“I think that if the idea of enjoying coffee is reduced to snobbery, then that’s masturbatory. It’s self-serving and screwed up. Coffee is a personal experience. It’s subjective. You can’t tell someone that Monet is better than Van Gogh—they’re two completely different animals. With coffee, it falls under the discipline of culinary arts, it’s an art; certain things are subjective. If someone wants his coffee sweeter, you take it personally, you immediately think you’re a bad roaster when you’re really not. You can’t tell someone ‘this is how you’re going to enjoy your coffee because I kick ass’. I mean, you’re not freaking Jiro, and even then, he’s got his own path—he’s not going to appeal to everyone either, right?”
Life in the Union
“Living in La Union has given me the same effect as coffee—an enhanced experience as a human being. I know lots of people love the urban life; growing up in the city and carrying that buzz around. But if you’re looking for a life by the ocean, near the water…a life where it’s not about the hustle and bustle, a life where you can finish work and go for a surf (and surf before work), then this is the place for you. Everything is 10 minutes away. The beach is a minute away.
“The turning point came while I was driving during Christmas season in 2011. I was stuck in traffic for 3 hours, and all I wanted to do was to spend time with my daughter Cady. And in my head, if I spent 3 hours stuck in traffic every day for a week, that’s 21 hours spent in traffic—21 hours I’m never gonna get back. I could’ve spent it with my daughter. That’s what made me move to L.U.
“I’d like to think it’s a reimagined concept of an accomplished Filipino’s life. The definition of success nowadays is based on a new house, a new car, the figures you make in a month. There are just some things you cannot buy.”
“Living Here has Made Me Love Manila More”
“Now, I go home once a month. And when I do, it’s a treat! I appreciate being able to watch a good movie with a good sound system…a good ice cream cone. Those are some of the things you can’t get here yet. I used to grumble a lot about Manila, but now it kicks ass. I’ll enjoy it when I can. The air-conditioned places, the architecture, the new restaurants… I think the common mistake most people in Manila make is that because they’re so into it, they whine about it. But reality is, we’ve never had a more vibrant food scene in Metro Manila than we have today—it’s gotten so much better.”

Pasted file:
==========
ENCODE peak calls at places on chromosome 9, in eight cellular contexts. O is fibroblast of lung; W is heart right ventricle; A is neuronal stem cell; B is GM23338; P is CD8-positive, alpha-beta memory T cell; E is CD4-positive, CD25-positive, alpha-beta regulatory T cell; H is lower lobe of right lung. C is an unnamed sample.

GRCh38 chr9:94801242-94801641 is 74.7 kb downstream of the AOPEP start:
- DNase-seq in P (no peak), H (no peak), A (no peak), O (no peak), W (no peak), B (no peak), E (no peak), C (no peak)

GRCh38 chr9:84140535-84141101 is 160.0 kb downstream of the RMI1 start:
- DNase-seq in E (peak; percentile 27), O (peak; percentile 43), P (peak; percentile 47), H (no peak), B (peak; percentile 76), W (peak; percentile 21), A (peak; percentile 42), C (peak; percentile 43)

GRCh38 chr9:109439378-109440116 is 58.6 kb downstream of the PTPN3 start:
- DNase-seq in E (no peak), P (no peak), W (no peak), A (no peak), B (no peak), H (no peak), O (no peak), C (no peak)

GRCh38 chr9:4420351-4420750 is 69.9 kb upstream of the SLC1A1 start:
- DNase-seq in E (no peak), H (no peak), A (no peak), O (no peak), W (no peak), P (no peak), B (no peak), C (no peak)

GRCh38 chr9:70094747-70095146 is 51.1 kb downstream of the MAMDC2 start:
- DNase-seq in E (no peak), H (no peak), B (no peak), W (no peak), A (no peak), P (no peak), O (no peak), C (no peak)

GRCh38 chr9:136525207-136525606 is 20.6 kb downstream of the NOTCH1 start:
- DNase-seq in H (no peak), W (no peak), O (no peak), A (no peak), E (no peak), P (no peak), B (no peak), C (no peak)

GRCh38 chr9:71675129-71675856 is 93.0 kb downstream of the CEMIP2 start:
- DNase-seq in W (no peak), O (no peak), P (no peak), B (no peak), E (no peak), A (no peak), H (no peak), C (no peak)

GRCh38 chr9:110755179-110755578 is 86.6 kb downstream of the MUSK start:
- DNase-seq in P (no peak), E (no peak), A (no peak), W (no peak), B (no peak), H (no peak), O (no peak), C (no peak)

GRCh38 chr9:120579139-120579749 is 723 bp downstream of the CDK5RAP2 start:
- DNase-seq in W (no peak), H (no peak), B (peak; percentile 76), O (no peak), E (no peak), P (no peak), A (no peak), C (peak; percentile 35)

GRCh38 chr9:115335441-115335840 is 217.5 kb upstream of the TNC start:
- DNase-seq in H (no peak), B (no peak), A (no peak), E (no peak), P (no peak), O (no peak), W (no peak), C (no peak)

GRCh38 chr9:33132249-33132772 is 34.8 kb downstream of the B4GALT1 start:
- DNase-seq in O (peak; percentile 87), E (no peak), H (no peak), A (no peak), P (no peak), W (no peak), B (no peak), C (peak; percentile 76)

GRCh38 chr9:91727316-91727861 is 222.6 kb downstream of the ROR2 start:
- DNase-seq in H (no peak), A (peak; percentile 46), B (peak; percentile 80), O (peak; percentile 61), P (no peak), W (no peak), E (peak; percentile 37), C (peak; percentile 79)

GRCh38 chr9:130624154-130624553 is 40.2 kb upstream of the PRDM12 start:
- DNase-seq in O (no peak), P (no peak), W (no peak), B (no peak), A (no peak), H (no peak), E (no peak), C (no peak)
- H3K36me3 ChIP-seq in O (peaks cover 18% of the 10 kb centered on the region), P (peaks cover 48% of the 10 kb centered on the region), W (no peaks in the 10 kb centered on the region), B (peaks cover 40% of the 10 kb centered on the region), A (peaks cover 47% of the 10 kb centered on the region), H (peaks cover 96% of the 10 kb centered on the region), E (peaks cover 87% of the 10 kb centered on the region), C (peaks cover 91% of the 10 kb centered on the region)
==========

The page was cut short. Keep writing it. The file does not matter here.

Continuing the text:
Kiddo tells me that living in La Union has made him appreciate home even more. “Manila is my hometown, and I’m always proud of it. I always brag about Manila—and I love it! Being here enriches your art. It’s like you come home refereshed.” And perhaps, this is why La Union has its share of repeat backpackers and travelers.
The point of travel is that you’re always going to need a home. And with this whole existentialist crisis of finding home, travel helps chisel our perspective and point us towards the right direction—or at least, give us a sense of it. A lot of us bitch about home, but maybe, all we need to do is to take a trip away, breathe in the fresh air of the great outdoors, and listen to the slow rustle of the wind and the crashing of the waves. This is exactly what La Union does—it enriches the soul. You always come home with fresh eyes.